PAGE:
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Summer Books: Beyond Words by John Humphrys

Beyond WordsI once said that on this site, book reviews are much like buses: You wait six months for one, and then several come along at once. Never has this been more true, as I kick off the promised Summer Books series of reviews, which is being published both here on sjhoward.co.uk and over on Trinity Mirror’s Gazette Live.

Less like buses, my quite terrible book reviews often seem to meander around the point, only occasionally reaching any kind of destination, and are certainly not without a few uncomfortable bumps and scrapes along the way. Yet, without further ado, let us begin…

Today, it’s the turn of John Humphrys’ Beyond Words. This is subtitled ‘How Language Reveals The Way We Live Now’. I propose that this subtitle was not submitted by Mr Humphrys himself, thanks to two clues: Firstly, I Don’t Think He’d Approve Of Capitalisation Of The First Letter Of Every Word. In fact, he rails against it in the book. Secondly, his narrative does not address ‘how language reveals the way we live now’. Not really. A much better summary is given by the blurb: “What are the words and expressions that irk, intrigue and provoke John Humphrys?”.

At this point, I should declare an interest. John Humphrys has, over the past four years or so, had the Herculean task of waking me most mornings. His voice, as presenter of Today, has permeated its way into my semi-conscious mind hundreds of times; and when someone’s voice has woken you that often, you feel you know them pretty well. Therefore, provided Mr Humphrys’ book was marginally better than The Da Vinci Code, I was bound to like it.

And like it I do. It’s something of a jolly romp through modern day language. It’s entertaining, it’s engaging, and it makes some interesting points about the development of language. I would say that it follows on perfectly from his previous book, Lost for Words, but I’ve not read it, so I’ve really no idea whether it does or not. But I can say that, as a result of reading this book, I’ll be looking out for that one.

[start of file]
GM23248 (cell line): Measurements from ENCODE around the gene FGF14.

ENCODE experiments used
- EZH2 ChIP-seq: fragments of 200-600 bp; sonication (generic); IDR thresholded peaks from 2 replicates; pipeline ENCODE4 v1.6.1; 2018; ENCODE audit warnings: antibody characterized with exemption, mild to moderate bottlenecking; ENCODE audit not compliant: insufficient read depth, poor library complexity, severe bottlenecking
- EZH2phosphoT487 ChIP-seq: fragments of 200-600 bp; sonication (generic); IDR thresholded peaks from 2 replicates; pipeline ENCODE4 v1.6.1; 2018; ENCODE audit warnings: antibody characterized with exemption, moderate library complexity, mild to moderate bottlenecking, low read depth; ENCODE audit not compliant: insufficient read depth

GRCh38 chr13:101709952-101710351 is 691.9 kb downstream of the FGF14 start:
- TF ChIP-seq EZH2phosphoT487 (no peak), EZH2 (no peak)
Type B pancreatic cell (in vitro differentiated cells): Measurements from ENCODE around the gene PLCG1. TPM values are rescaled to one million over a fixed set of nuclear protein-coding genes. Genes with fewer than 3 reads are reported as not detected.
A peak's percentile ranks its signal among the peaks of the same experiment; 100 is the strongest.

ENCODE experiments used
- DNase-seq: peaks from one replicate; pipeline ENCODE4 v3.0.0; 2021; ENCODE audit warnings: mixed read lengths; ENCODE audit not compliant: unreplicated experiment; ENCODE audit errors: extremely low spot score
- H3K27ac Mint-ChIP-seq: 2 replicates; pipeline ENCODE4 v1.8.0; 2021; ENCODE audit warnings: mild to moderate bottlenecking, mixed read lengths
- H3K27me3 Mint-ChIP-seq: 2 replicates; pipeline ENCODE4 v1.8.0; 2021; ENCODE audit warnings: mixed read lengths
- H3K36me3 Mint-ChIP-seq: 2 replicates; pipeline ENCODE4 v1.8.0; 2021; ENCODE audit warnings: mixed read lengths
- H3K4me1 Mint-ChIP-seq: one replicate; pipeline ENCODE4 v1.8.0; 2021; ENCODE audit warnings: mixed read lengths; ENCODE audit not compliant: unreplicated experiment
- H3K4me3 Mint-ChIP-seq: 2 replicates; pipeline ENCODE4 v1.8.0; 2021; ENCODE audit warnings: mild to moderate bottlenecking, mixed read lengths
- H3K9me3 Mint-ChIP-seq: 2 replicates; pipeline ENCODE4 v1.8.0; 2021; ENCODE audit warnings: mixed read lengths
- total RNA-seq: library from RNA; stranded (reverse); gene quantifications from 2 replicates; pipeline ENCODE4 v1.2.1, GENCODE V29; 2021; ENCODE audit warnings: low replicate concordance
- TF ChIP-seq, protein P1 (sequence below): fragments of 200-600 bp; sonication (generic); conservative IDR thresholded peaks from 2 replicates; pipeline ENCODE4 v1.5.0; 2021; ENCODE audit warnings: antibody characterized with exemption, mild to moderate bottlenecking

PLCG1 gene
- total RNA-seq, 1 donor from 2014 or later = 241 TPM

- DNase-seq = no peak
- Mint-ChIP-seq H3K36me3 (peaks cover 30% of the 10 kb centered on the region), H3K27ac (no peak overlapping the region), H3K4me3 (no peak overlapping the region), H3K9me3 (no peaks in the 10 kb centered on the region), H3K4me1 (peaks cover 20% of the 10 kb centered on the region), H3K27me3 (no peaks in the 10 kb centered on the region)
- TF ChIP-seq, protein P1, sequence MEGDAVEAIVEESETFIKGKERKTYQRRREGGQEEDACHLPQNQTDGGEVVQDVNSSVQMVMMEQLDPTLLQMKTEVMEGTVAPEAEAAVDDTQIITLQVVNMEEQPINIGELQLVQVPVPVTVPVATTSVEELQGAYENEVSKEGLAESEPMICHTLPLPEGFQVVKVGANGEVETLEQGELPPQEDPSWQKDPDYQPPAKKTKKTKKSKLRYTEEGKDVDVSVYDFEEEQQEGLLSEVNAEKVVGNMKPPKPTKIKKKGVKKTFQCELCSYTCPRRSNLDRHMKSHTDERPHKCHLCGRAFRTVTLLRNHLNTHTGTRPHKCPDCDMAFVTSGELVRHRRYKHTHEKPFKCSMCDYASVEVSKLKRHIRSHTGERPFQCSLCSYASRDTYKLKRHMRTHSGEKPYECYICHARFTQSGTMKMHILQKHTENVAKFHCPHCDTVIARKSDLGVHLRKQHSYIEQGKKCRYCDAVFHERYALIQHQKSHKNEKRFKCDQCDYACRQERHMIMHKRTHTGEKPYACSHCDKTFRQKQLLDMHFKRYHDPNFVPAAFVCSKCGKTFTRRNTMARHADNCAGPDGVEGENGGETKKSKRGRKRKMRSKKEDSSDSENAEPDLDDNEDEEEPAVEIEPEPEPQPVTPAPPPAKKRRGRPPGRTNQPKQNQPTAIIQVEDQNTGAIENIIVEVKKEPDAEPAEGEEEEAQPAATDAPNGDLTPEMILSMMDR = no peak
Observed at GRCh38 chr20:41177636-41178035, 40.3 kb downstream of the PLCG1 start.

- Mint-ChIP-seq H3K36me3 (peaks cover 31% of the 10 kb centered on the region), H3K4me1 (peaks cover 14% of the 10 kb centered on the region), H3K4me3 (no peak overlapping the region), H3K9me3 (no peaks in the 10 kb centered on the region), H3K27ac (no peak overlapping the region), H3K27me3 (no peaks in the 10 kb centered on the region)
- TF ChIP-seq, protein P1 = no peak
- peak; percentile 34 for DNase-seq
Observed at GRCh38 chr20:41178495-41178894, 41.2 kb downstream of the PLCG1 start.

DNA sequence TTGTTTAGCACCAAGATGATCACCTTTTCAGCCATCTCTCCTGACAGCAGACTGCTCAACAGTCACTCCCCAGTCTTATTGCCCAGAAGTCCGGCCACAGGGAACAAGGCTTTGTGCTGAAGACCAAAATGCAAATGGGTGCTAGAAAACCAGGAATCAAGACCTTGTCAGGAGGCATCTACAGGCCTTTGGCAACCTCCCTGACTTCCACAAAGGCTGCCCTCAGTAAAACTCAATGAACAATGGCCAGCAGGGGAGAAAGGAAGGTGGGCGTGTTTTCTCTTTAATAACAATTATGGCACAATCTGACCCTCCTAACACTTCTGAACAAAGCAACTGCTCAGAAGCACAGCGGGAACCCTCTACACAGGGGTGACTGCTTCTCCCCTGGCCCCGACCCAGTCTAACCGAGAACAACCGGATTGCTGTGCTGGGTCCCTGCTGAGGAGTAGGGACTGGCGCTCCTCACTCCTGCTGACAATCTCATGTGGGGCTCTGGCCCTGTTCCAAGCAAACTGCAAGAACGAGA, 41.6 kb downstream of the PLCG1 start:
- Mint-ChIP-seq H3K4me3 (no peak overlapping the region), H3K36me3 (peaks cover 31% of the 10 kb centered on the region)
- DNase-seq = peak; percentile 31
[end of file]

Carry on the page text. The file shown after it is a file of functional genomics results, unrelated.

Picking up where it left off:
In contrast to Lynne Truss, who, apparently without irony, lamented the decline of formal English in an unnecessarily conversational grammar guide (Eats, Shoots and Leaves), John Humphrys takes a more reflective and analytical approach to changes in language. His tone is equally conversational and laced with humour, but without the repetitive vitriolic condemnation of the reader typical of Truss.

Humphrys’ is a clear, easy book to read. Perhaps it’s the way his voice is imprinted on my brain, but his book reads almost as if one is in the room with him, and listening to a well-argued, highly entertaining monologue. And, unlike lesser authors, Humphrys is not trying to argue that misplaced apostrophes are the cause of social decline: He takes a reasoned approach to his arguments, which makes his conclusions seem all the more valid.

All-in-all, Beyond Words is a great read. It’s interesting and informative, while still be entertaining enough to hold your attention on a nine-hour long haul flight or a relaxing stretch on the beach. This summer, I’d highly recommend it to anyone with even a passing interest in the English language.

» Beyond Words by John Humphrys is available now in the sjhoward.co.uk shop


This review was originally posted here on sjhoward.co.uk in June 2007, and has been re-versioned for the ‘Summer Books’ series of reviews published on sjhoward.co.uk and Gazette Live.

This 1,342nd post was filed under: Summer Books, , , , .

Summer Books

Summers tend to be quite dull in the political world, and I’m fed up of writing perennial posts about the silliness of the silly season. So this year I’m trying something new.

Starting tomorrow, and for the next ten weeks, I’ll be publishing a book review each Sunday evening both here on sjhoward.co.uk and over on Gazette Live – some of them will be re-versioned copies of old book reviews from this site, some of them will be brand new. None of them will be about the latest best-sellers.